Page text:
If you’re like most small to medium size businesses, your company has probably grown since you first purchased your business property insurance policy. It is always a good idea to have your property reviewed, especially if you’ve added to your space, or you’ve moved to or added another location. Even if you’ve maintained the same space for a number of years it is likely that your business has expanded in some way and therefore your insurance needs may have changed, which could require an accurate re-evaluation.
Property valuation basics
Property is considered to be anything that has value and includes real property, which is land and the permanent things on it, like:
- Outdoor fixtures
- Permanent machinery, and
It also includes business personal property, which is all other property that’s not classified as real property and can be easily moved, such as:
- Copiers and business machines, and
- Office furniture
Most companies offering business property insurance use two different methods for determining the value of property; replacement cost, which refers to the amount it takes to replace damaged or destroyed property with new buildings, equipment and furnishings; and actual cash value (ACV), which is the replacement cost of property, less the accumulated depreciation for age and wear and tear.
When establishing the value of your company’s real New York property insurance, you might be inclined to insure it for the tax or market value. However, you should consider insuring it for the replacement value, because replacement costs have risen across most of the country even though market values have dropped in many areas.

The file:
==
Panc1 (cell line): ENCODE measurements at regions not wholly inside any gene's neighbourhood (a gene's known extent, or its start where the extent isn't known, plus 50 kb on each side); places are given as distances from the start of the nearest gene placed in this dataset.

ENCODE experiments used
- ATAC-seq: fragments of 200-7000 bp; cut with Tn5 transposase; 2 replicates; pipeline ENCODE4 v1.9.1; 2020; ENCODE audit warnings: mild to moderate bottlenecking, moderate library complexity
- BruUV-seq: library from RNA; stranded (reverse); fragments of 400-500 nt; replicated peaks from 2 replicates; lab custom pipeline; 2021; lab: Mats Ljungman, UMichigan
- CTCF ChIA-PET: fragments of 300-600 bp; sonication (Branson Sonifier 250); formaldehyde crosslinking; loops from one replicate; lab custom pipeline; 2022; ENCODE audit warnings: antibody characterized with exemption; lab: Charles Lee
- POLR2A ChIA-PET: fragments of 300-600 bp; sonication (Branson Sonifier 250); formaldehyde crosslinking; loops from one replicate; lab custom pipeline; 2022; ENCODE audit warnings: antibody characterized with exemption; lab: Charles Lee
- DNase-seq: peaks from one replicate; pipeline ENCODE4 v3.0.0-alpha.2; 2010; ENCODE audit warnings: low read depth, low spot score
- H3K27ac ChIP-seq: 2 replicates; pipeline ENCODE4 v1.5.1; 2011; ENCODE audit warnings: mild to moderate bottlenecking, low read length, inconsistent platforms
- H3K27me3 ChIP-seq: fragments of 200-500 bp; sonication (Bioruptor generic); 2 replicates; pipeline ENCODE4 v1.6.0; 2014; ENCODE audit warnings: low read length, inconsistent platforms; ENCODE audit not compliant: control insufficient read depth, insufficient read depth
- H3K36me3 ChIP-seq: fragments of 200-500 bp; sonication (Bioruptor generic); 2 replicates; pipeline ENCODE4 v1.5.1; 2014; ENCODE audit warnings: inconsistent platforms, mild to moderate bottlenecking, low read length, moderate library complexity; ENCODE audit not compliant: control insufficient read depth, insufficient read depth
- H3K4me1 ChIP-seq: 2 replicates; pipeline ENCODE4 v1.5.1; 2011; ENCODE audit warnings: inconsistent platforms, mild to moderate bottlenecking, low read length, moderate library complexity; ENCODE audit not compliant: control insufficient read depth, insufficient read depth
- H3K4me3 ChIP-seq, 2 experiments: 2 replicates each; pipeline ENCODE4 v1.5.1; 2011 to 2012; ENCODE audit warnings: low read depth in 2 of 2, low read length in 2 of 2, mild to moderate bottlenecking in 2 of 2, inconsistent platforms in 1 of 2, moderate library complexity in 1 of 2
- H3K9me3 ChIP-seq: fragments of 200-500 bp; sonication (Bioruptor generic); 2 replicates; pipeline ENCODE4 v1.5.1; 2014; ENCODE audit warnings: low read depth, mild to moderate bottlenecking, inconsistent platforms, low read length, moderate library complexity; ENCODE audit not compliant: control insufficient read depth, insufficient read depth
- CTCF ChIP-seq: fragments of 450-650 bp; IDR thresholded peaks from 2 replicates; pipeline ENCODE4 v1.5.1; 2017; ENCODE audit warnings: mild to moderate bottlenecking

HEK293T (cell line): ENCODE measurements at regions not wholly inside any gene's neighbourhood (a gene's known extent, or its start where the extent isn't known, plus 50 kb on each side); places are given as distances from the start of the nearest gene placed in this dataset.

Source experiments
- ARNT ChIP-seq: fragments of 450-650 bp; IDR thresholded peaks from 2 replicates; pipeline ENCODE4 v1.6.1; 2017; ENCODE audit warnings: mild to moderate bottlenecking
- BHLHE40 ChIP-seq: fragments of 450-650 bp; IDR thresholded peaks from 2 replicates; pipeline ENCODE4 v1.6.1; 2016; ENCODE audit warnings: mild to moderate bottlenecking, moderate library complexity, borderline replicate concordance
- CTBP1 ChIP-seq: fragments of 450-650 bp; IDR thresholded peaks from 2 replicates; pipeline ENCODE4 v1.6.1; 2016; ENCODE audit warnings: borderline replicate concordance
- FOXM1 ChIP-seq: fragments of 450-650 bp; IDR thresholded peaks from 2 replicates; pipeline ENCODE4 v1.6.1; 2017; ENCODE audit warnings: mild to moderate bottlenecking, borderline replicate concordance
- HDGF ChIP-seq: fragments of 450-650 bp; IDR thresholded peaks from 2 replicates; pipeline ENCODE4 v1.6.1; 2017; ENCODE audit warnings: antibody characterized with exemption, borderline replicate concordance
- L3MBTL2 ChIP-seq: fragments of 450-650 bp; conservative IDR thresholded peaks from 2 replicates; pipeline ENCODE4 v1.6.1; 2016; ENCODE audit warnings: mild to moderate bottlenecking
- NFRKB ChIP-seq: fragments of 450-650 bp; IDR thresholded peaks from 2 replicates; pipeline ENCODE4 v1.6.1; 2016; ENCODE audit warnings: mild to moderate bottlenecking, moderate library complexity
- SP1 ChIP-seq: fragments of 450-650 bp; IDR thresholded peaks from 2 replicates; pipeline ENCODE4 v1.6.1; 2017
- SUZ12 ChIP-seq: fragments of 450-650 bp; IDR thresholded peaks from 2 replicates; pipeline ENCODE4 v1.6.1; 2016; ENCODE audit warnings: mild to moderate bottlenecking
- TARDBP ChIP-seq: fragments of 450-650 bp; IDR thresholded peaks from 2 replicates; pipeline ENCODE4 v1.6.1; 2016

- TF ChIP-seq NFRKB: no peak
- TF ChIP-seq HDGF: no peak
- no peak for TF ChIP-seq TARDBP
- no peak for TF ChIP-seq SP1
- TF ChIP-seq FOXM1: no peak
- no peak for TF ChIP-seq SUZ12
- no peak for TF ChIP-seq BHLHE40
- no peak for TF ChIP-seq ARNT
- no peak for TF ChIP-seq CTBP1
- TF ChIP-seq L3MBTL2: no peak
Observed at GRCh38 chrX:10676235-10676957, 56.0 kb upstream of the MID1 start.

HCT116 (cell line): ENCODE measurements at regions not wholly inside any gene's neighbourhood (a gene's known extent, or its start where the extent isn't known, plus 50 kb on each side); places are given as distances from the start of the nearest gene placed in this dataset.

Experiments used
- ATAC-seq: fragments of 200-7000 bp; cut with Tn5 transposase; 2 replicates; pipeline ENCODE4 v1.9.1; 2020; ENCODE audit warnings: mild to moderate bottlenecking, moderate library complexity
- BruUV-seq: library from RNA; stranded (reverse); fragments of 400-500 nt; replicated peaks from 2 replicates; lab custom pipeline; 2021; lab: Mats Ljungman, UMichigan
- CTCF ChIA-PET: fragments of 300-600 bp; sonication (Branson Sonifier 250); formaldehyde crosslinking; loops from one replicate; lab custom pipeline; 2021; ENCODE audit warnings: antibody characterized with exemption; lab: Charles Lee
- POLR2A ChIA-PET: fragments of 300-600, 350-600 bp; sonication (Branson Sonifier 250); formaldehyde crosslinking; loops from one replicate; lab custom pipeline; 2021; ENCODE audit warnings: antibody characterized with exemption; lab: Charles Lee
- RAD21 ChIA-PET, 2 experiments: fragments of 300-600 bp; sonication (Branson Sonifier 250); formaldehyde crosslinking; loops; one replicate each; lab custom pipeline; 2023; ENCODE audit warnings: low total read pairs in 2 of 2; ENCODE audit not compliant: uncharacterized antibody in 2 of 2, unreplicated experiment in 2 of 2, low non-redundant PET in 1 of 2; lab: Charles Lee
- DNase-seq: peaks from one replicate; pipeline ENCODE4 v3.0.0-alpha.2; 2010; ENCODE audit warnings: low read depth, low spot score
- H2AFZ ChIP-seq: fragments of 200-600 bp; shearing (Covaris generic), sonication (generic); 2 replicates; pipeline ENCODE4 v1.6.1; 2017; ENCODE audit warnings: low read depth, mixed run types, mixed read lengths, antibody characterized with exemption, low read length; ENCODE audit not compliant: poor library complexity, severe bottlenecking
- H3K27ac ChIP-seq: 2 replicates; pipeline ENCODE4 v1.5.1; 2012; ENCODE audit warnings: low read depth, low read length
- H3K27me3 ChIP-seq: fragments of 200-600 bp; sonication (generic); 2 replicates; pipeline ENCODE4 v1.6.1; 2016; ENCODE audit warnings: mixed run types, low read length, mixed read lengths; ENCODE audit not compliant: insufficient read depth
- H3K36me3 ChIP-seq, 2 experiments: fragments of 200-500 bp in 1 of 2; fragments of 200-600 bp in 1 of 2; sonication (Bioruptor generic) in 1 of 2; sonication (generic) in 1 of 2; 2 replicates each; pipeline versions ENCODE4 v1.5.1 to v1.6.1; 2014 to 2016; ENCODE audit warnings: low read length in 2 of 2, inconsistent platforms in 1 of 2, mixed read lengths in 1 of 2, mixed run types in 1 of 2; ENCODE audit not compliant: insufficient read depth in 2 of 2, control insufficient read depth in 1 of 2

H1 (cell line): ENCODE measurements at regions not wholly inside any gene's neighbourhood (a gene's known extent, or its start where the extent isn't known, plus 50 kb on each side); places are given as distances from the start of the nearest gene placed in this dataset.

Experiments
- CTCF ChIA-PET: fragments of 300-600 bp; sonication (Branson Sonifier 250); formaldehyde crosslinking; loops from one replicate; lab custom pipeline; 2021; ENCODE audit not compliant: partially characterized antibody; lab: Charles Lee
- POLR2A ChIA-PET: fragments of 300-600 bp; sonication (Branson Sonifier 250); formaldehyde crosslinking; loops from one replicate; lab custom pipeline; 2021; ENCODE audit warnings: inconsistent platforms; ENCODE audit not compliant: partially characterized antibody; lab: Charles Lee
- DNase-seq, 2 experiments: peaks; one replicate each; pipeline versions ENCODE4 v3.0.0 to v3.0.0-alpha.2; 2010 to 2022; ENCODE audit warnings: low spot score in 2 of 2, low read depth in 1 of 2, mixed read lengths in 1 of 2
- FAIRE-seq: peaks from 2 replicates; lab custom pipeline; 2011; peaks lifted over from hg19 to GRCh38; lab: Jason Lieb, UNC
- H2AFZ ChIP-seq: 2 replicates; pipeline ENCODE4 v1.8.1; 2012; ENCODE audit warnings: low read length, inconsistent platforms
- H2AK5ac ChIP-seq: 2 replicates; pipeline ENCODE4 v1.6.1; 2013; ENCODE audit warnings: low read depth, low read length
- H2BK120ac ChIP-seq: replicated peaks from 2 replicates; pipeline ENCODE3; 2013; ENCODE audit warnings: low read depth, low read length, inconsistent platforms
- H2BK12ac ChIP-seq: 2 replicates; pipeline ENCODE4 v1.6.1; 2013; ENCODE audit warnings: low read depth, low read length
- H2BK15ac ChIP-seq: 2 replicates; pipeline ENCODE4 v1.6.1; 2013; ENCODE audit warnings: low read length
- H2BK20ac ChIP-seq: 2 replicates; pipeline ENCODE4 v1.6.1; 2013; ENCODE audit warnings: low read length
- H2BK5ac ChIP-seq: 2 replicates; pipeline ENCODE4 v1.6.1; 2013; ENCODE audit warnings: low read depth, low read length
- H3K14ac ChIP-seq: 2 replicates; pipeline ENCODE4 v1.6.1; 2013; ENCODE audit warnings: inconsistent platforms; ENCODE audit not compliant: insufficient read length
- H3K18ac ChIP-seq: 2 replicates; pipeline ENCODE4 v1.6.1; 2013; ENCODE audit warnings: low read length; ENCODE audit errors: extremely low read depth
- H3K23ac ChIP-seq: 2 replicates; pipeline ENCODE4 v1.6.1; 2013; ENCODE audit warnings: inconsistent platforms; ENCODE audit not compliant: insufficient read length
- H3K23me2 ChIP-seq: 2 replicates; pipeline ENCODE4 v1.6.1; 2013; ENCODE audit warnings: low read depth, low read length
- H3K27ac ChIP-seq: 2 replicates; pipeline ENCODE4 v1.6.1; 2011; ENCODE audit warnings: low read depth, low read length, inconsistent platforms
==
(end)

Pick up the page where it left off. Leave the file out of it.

Determining the value of your property
It is not very difficult to determine the value of your business property for your business owners’ policy but it takes a little time and effort. If you’ve kept good records, such as receipts and expenses, you should be able to estimate the replacement value of your office furniture, equipment, computers and other technological devices.
It is also important to take inventory of your stock and estimate the average value of it on a regular basis. Having valuables such as antiques, valuable artwork or other hard-to-replace items means having them appraised and including the total in your valuation.
One way to determine that figure is to engage a local contractor and request an estimate for replacing the building. Another way is to contact your agent who should be able to provide an accurate value of the items and suggest the proper business property insurance designed to protect them in the event of a loss.